Are you a co-owner or a partner in a small business? If so, you might consider buy-sell agreements or a buy-sell insurance policy as you work through the succession planning process. In this article, we'll explain the key points of both of these enforceable legal contracts.
Important note: This article should not be construed as legal or financial advice. It's imperative that you speak with an attorney, accountant, and financial planner who can help you navigate your succession and prepare legal documents that suit your specific circumstances and goals.
What is a buy-sell agreement?
There are lots of reasons for a one business owner to exit a business. An owner may die, file from divorce from another partner, file for bankruptcy relief, become incapacitated, or be fired from the role they have in the business.
When one of these events occurs, you can use a buy-sell agreement to ensure that the exiting owner's shares cannot be sold or transferred to another party. With this agreement, the remaining business owner(s) have the right to buy the exiting owner's interest. Some agreements take it a step further, requiring the remaining owners to purchase the exiting owner's interest to prevent anyone outside the company from buying or inheriting a piece of the business.
It's important to note that your buy-sell agreement needs to be in place before one of these triggering events occurs. Often, owners draft buy-sell agreements during the succession planning process, and they accomplish it with either a stand-alone contract or fold it into their operating agreement, partnership agreement, shareholder agreement, or another business agreement.
An attorney can help you work through the terms you should keep in mind, including how to value the exiting owner's interest at the time of the transfer.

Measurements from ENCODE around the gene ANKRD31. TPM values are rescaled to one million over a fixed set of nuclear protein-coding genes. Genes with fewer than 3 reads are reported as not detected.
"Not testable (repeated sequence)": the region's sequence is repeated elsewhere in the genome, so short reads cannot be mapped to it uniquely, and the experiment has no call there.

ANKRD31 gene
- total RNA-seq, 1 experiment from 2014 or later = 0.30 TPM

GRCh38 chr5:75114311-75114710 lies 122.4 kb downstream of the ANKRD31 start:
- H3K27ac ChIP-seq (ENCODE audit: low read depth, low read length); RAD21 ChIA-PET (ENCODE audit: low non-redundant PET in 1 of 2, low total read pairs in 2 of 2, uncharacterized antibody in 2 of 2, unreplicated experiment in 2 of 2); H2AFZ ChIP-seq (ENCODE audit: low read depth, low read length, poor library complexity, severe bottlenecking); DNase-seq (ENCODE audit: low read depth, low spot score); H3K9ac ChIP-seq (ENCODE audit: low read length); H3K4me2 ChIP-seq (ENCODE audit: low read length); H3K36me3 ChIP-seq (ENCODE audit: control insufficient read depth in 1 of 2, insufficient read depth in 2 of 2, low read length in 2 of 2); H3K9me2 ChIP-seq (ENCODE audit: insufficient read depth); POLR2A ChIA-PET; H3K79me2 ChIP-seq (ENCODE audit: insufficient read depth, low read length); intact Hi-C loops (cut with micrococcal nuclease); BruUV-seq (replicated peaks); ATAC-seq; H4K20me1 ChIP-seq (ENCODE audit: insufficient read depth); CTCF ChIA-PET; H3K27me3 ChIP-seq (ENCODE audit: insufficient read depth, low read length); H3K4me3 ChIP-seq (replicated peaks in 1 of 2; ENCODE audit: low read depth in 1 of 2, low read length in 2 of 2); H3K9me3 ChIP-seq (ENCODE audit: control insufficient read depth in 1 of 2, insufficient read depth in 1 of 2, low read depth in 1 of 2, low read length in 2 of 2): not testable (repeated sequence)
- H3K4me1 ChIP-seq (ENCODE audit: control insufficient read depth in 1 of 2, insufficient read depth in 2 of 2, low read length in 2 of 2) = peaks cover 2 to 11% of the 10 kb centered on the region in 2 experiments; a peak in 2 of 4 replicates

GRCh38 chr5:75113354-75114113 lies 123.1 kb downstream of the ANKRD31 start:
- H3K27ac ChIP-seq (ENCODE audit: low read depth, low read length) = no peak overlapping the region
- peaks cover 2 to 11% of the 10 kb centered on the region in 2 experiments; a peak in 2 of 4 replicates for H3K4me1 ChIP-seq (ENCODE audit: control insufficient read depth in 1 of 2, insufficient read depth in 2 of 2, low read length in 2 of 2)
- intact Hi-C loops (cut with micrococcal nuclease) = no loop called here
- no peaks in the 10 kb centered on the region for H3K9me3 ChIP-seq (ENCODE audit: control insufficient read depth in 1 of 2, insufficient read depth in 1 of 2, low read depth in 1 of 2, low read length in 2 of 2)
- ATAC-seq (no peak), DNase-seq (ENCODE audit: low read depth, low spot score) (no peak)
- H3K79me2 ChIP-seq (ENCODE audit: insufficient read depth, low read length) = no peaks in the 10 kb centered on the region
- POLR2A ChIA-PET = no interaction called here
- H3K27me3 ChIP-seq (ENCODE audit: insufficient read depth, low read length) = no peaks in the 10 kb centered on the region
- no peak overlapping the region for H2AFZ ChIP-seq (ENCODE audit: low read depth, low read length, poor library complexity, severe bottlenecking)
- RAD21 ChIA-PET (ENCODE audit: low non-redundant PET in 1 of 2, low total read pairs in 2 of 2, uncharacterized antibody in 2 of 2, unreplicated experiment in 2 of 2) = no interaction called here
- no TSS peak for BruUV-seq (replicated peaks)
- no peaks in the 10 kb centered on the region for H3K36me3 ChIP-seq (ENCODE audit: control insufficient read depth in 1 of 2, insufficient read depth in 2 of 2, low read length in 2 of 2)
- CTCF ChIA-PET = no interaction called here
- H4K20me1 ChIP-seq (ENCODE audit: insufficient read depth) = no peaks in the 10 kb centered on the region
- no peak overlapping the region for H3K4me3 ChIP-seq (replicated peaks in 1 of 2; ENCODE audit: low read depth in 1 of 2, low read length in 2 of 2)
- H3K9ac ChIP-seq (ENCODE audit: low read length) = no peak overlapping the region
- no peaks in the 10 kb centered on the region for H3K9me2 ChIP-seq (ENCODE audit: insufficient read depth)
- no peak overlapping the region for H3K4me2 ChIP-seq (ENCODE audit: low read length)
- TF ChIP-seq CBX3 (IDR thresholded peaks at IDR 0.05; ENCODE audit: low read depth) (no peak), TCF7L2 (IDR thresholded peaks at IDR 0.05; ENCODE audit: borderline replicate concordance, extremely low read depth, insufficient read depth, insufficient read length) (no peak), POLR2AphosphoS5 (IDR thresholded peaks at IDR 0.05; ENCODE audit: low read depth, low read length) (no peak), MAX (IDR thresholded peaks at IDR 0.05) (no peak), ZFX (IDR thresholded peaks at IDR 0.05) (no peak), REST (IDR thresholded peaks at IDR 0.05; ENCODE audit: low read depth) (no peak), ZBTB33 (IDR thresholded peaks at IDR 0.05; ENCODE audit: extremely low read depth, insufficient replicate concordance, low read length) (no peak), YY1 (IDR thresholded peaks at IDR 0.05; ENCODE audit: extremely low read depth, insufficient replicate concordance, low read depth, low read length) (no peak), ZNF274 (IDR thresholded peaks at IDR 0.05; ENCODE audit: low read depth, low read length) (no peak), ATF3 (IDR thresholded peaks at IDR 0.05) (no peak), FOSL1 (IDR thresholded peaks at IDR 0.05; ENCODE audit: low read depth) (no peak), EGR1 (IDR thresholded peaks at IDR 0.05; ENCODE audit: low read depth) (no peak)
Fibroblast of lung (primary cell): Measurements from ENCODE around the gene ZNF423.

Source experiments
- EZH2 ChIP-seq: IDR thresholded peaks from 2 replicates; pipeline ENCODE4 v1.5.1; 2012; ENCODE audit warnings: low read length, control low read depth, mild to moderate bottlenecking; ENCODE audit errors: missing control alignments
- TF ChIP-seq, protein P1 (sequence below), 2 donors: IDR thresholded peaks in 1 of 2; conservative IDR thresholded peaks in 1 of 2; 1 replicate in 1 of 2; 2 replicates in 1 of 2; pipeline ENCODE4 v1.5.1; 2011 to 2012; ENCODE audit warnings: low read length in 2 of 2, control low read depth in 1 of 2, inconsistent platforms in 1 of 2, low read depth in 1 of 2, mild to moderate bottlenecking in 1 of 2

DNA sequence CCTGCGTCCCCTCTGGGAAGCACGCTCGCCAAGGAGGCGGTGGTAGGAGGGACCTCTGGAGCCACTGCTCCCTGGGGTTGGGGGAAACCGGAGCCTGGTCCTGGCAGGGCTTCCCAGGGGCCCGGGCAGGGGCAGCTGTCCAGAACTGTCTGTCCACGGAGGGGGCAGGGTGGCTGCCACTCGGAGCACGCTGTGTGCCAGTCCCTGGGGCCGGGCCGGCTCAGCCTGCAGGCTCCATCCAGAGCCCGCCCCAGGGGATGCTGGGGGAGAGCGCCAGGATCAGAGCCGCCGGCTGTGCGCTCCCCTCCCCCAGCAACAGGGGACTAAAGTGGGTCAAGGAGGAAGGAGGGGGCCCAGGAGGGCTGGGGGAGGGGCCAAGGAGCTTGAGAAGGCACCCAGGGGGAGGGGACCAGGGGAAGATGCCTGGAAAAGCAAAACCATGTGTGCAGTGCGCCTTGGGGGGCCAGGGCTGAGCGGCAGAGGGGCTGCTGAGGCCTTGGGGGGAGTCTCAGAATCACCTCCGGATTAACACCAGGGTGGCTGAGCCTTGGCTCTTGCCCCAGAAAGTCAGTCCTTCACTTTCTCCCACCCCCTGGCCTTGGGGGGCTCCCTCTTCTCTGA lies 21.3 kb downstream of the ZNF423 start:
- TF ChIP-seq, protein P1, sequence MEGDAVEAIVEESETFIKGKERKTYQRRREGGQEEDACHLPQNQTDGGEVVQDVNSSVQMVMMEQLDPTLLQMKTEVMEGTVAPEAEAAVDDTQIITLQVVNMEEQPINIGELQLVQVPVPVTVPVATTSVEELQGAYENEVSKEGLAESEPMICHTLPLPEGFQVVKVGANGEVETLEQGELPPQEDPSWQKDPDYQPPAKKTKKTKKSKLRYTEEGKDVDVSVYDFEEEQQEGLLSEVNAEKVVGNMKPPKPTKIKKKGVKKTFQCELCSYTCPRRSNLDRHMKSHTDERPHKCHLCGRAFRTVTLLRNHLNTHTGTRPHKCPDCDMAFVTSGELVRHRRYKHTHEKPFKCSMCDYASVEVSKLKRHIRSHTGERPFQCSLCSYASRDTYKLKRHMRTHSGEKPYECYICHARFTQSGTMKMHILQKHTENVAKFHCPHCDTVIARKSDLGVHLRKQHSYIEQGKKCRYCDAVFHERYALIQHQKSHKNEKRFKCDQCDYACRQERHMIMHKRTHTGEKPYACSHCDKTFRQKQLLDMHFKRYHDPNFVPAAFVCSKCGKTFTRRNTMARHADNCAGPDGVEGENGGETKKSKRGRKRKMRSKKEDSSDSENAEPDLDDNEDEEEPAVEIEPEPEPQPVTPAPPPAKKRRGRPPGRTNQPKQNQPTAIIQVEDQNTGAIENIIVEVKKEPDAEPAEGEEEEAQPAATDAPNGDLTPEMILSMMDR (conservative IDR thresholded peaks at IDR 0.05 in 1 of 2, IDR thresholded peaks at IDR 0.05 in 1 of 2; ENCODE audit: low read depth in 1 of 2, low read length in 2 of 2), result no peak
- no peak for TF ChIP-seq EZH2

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How does life insurance come into play with a buy-sell agreement?
The owner(s) who stay with your business could use their own money to buy the exiting owner's interest, and this is usually what happens with many of the circumstances in which one owner exits. But when the cause of the owner's exit is death, a life insurance policy can help them cover those costs.
Owners who depend on life insurance for these costs can run into some complications. One common stumbling block occurs when the owner of the life insurance policy that'll be used in this agreement isn't titled as the party who has the right to purchase the deceased owner's shares.
For example, suppose the buy-sell agreement states that the entity has the right to purchase a deceased owner's interest. In that case, the company should own and be the sole beneficiary of the life insurance policy. On the other hand, if the remaining owners have the right to purchase the interest in their personal names, each owner would purchase a life insurance policy for each of the company owners, naming himself or herself as the beneficiary.
What are the benefits of using life insurance policies in this way?
Through life insurance, beneficiaries can gain almost immediate access to funds to purchase a deceased owner's interest. And, often, the death benefits from a life insurance policy aren't subject to income tax.
Provided that the life insurance payout is equal to or greater than the owner's interest in the business, beneficiaries can avoid the lengthy and costly process of taking out interest-bearing loans or securing other forms of financing to cover a departing owner's interest. And while the remaining owner(s) may pay premiums on a life insurance policy, the premium will likely be substantially lower than the total cost of a loan or another form of financing.
What about the risks?
There may be financial risks in using this method to fund a buy-sell agreement. Because of this, you should speak with an attorney and an accountant about the best way to fund a buy-sell agreement and use insurance policies based on your unique situation.
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Where can I attain a life insurance policy?
Your current business insurance agent may have a recommendation. You could also use one of these online platforms to set up life insurance policies:
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